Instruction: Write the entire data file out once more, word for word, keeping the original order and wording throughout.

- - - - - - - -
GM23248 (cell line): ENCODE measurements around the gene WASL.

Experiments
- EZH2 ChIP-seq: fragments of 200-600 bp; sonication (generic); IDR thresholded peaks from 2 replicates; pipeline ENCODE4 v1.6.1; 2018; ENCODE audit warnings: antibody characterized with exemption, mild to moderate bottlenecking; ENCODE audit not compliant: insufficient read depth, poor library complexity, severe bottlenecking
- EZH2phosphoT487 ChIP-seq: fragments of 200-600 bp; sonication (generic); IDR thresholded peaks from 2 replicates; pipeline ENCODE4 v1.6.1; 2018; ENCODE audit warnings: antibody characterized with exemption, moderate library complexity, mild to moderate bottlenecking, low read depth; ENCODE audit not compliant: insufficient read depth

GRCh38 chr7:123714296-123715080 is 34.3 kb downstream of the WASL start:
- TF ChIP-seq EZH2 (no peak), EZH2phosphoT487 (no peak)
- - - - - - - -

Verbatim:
GM23248 (cell line): ENCODE measurements around the gene WASL.

Experiments
- EZH2 ChIP-seq: fragments of 200-600 bp; sonication (generic); IDR thresholded peaks from 2 replicates; pipeline ENCODE4 v1.6.1; 2018; ENCODE audit warnings: antibody characterized with exemption, mild to moderate bottlenecking; ENCODE audit not compliant: insufficient read depth, poor library complexity, severe bottlenecking
- EZH2phosphoT487 ChIP-seq: fragments of 200-600 bp; sonication (generic); IDR thresholded peaks from 2 replicates; pipeline ENCODE4 v1.6.1; 2018; ENCODE audit warnings: antibody characterized with exemption, moderate library complexity, mild to moderate bottlenecking, low read depth; ENCODE audit not compliant: insufficient read depth

GRCh38 chr7:123714296-123715080 is 34.3 kb downstream of the WASL start:
- TF ChIP-seq EZH2 (no peak), EZH2phosphoT487 (no peak)